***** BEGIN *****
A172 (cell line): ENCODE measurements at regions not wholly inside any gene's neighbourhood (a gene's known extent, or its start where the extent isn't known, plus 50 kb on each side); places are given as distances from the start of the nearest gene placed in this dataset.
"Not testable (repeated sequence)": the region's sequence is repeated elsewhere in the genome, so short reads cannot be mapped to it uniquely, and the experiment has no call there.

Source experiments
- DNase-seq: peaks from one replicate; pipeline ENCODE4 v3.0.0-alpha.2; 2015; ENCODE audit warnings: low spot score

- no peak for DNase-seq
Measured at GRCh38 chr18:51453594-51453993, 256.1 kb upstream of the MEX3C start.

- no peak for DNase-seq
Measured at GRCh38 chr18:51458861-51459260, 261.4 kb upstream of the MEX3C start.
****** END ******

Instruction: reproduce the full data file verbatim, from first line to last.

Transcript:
A172 (cell line): ENCODE measurements at regions not wholly inside any gene's neighbourhood (a gene's known extent, or its start where the extent isn't known, plus 50 kb on each side); places are given as distances from the start of the nearest gene placed in this dataset.
"Not testable (repeated sequence)": the region's sequence is repeated elsewhere in the genome, so short reads cannot be mapped to it uniquely, and the experiment has no call there.

Source experiments
- DNase-seq: peaks from one replicate; pipeline ENCODE4 v3.0.0-alpha.2; 2015; ENCODE audit warnings: low spot score

- no peak for DNase-seq
Measured at GRCh38 chr18:51453594-51453993, 256.1 kb upstream of the MEX3C start.

- no peak for DNase-seq
Measured at GRCh38 chr18:51458861-51459260, 261.4 kb upstream of the MEX3C start.